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Dübendorf ZH - Empa and Eawag are expanding their campus. The new buildings will be a model for sustainable construction. The project, which is nearing completion, will showcase ideas for greenhouse gas reduction, circular economy, and energy generation and conservation at construction sites.

The Swiss Federal Laboratories for Materials Science and Technology (Empa) and the ETH's water research institute Eawag are expanding their campus on the Empa site in Dübendorf in the canton of Zurich. The development, named co-operate, will soon be ready to open, according to a statement. The extension’s architecture and design are a “role model” for climate- and environmentally friendly construction. They demonstrate approaches for saving resources and minimizing CO2 emissions, which translates into more circular economy through reduced material consumption, as well as gaining and saving energy, it writes.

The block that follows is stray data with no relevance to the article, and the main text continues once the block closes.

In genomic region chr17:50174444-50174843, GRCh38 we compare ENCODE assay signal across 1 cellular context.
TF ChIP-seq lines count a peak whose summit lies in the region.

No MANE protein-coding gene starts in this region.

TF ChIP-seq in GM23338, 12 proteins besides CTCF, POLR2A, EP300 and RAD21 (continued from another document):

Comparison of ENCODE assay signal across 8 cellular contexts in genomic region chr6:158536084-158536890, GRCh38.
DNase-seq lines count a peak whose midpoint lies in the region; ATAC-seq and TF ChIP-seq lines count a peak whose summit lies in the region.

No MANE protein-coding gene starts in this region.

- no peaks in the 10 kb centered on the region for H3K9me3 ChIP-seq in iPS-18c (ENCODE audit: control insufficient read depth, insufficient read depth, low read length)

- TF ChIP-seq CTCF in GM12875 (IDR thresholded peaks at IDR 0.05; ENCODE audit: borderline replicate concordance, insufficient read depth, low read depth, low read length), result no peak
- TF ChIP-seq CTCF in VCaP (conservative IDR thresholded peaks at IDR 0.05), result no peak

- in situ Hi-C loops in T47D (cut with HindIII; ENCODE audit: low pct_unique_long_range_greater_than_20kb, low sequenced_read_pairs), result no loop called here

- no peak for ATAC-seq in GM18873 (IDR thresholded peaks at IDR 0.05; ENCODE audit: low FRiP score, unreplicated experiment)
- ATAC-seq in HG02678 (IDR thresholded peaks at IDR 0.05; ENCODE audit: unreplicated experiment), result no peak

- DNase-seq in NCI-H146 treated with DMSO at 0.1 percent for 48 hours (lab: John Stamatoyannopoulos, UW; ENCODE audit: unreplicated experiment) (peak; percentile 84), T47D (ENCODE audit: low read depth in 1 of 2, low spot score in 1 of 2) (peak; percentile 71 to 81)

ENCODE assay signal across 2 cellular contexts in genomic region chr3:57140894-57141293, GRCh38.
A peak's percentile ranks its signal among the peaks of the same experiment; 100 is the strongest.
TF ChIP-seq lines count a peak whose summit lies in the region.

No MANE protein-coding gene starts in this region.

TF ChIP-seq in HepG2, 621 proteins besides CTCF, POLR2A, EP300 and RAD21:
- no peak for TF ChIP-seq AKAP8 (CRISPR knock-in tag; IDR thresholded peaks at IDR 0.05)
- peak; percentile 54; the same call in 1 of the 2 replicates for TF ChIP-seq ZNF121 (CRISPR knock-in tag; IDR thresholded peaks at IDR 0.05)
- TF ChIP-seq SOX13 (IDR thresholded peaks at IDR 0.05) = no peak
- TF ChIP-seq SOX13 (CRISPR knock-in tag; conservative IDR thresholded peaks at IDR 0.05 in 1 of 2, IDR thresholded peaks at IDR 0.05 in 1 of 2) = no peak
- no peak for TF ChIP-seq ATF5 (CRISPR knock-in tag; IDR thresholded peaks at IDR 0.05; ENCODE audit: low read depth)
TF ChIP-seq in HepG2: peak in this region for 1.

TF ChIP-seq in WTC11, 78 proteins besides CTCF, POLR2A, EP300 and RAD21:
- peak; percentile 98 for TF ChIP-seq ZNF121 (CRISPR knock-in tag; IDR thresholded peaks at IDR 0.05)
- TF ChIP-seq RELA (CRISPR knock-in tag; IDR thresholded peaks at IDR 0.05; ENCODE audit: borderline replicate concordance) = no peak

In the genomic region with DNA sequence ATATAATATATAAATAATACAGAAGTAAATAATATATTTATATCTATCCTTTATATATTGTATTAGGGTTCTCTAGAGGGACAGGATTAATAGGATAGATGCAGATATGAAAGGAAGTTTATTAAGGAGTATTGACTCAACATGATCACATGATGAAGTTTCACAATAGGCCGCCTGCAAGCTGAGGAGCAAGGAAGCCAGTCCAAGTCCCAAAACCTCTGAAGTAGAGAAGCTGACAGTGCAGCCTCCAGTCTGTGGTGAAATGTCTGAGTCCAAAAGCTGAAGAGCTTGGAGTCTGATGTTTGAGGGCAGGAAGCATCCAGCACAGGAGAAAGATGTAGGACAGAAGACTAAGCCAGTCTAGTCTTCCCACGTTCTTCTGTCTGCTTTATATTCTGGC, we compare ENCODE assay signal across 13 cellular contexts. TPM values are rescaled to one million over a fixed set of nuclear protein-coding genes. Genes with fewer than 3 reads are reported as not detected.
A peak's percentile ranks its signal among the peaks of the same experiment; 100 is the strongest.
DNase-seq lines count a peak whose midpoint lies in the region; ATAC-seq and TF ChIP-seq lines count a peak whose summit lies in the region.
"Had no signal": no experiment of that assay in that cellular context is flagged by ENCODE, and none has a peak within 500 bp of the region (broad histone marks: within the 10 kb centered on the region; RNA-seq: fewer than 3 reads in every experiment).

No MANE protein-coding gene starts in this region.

A triangular building has been erected near the entrance to the campus. The structure is a wood-concrete hybrid construction containing a parking garage and it was created by Implenia. Around 9,300 square meters of concrete ribbed ceilings were replaced with wooden beam ceilings. As a result, the building requires considerably thinner concrete layers and reduces the consumption of cement, a known “climate polluter”.

According to Kevin Olas, Head of Real Estate at Empa, one of the challenging aspects was the unobtrusive installation of lighting, electrical lines and wastewater pipes, so as not to detract from the aesthetics of the hybrid construction. In addition, the designers planned the modular construction using prefabricated parts with a view to climate change. In the future, for example, parts of the building can be converted into workshops as required.

Like building materials such as steel, concrete and wooden elements, human "raw materials" can also be recycled. Urine, for example, can be used as a raw material for fertilizer production thanks to the nutrients it contains, such as nitrogen, phosphorus and potassium. The urine collection system NoMix-WCs installed in the laboratory building provides the raw material for the recycled fertilizer Aurin, which is marketed by the Eawag spin-off Vuna.

Other environmentally friendly aspects of the campus include photovoltaics, recycled asphalt, and no asphalt in landscaping, which focuses on promoting biodiversity and planting diverse flora. ce/heg